The “dyophysite” concept of Jesus can be equated to a glass containing oil and water (the two natures, the divine and the human, are present in Jesus, but do not mix), while the “miaphysite” concept of Jesus can be equated to a glass containing wine and water (the two natures, the divine and the human, mix).
A brief word (my thanks to DelCogliano for most of what follows) about the attractive sutore (the plural of suturo) d’madbho, or sanctuary veils. Suturo d’madbho is a type of artwork encountered everywhere in Tur Abdin in south-east Turkey, the heartland of the Syriac Orthodox Church. Every Tur Abdin church has at least one suturo that separates the altar from the congregation at certain times during the liturgy. The suturo is attached to a curtain rod so that it can be easily drawn back and forth when necessary. Most churches also have several other sutore hanging on a bare wall or covering an alcove or doorway. Sutore are examples of a Turkish craft skill particularly popular in Anatolia called basmacilik, which literally means “stamping”. The art of basmacilik involves taking wooden moulds carved into various figures and shapes, pressing them into paint, and then stamping the cloth with them. An alternative way of achieving the same outcome is to draw the outlines of the figures and the shapes on the cloth and then paint them by hand.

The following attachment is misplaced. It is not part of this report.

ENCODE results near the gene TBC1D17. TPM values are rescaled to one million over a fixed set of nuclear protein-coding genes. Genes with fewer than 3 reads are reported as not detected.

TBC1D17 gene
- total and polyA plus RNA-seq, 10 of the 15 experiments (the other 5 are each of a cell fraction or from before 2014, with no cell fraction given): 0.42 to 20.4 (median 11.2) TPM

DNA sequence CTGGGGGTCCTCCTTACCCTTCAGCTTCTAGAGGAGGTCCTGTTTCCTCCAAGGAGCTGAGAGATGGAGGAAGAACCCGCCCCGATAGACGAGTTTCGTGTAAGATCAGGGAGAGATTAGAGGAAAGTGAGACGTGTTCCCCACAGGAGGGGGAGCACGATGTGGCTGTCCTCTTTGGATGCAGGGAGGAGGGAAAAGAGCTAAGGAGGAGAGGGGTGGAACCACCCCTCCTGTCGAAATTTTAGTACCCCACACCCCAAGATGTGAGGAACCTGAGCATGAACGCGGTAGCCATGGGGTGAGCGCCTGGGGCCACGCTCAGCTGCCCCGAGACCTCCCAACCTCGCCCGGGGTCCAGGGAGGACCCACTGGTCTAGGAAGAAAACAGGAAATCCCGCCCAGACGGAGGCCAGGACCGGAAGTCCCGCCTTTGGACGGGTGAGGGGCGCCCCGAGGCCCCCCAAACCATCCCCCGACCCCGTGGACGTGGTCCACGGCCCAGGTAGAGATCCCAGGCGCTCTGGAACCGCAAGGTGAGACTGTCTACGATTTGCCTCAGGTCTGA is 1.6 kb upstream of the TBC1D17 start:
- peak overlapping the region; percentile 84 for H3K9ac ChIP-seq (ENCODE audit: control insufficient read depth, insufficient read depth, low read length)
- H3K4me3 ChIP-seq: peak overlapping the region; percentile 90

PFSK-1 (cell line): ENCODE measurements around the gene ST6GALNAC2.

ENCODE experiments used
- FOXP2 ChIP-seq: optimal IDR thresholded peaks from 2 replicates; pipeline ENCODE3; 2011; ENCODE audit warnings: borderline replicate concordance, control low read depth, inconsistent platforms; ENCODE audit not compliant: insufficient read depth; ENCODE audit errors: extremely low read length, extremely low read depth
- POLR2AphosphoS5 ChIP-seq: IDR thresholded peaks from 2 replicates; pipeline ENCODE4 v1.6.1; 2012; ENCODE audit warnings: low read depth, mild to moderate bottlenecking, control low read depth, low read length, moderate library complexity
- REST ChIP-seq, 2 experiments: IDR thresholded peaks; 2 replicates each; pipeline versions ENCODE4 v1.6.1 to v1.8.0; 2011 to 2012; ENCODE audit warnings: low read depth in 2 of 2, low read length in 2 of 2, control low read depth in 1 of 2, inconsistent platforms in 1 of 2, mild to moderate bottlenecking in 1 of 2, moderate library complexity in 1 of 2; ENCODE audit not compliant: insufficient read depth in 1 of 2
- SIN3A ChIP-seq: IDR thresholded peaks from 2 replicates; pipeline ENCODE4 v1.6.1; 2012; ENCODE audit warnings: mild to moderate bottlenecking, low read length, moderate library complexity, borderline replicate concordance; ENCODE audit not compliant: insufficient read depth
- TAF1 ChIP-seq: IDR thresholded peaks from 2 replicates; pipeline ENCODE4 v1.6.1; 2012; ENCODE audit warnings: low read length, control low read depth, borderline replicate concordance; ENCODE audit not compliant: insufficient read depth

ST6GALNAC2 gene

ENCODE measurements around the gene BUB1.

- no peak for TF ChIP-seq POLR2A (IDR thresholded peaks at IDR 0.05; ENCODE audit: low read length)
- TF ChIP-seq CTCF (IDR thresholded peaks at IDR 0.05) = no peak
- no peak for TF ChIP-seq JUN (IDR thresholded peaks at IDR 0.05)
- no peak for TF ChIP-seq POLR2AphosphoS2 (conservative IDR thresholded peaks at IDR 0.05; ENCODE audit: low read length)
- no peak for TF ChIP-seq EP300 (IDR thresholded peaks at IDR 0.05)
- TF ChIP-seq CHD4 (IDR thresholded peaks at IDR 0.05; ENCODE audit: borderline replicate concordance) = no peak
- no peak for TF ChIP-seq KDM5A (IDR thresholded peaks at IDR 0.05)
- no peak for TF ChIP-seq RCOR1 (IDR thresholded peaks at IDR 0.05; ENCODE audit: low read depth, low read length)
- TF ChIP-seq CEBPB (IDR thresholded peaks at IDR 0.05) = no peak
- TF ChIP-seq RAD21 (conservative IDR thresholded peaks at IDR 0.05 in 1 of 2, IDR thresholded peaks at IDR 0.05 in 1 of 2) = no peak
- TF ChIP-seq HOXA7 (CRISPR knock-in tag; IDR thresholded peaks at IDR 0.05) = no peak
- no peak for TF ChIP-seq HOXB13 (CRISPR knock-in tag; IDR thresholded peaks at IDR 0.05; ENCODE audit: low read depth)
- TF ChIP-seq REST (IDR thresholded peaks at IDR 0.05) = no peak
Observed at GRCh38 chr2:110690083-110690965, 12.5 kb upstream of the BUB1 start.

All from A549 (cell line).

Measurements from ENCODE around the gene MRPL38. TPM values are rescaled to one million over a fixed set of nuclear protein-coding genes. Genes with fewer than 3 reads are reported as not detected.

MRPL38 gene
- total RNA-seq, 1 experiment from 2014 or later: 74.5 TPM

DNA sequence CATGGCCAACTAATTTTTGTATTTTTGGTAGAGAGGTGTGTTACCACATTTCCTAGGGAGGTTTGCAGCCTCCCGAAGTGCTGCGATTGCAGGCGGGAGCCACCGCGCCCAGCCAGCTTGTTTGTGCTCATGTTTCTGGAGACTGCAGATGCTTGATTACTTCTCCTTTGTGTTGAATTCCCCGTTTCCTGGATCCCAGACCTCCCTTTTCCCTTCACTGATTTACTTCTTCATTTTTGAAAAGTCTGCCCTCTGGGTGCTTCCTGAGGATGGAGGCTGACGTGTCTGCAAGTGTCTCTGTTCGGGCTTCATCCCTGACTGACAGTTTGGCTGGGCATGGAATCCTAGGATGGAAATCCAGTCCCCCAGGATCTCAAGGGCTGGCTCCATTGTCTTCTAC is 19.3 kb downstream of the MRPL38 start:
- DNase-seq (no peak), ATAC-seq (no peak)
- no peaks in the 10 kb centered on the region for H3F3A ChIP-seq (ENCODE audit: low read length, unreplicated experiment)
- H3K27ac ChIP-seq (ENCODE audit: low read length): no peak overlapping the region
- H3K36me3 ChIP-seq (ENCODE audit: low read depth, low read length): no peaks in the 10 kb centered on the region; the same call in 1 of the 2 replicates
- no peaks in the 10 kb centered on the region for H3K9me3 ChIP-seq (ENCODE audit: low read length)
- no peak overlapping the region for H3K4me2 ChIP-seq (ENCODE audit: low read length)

Most sutore are approximately 2 metres square. Each suturo has one or two large images in the centre of the cloth, typically of Mary, the last supper, the crucifixion or the resurrection. Almost without exception, in small circles at each of the four corners, are images of the four evangelists together with their symbols: John with an eagle, Matthew with a man, Mark with a lion and Luke with an ox. Other images include seraphim or angels. Figures on the sutore are usually surrounded by decorative floral arrangements or elaborate scrollwork. While some sutore are subdued in tone because of the use of shades of brown, many are bright and vibrant because they employ deep reds, blues, yellows and greens. Although most sutore in Tur Abdin are not very old, they appear to be based on designs from an earlier age.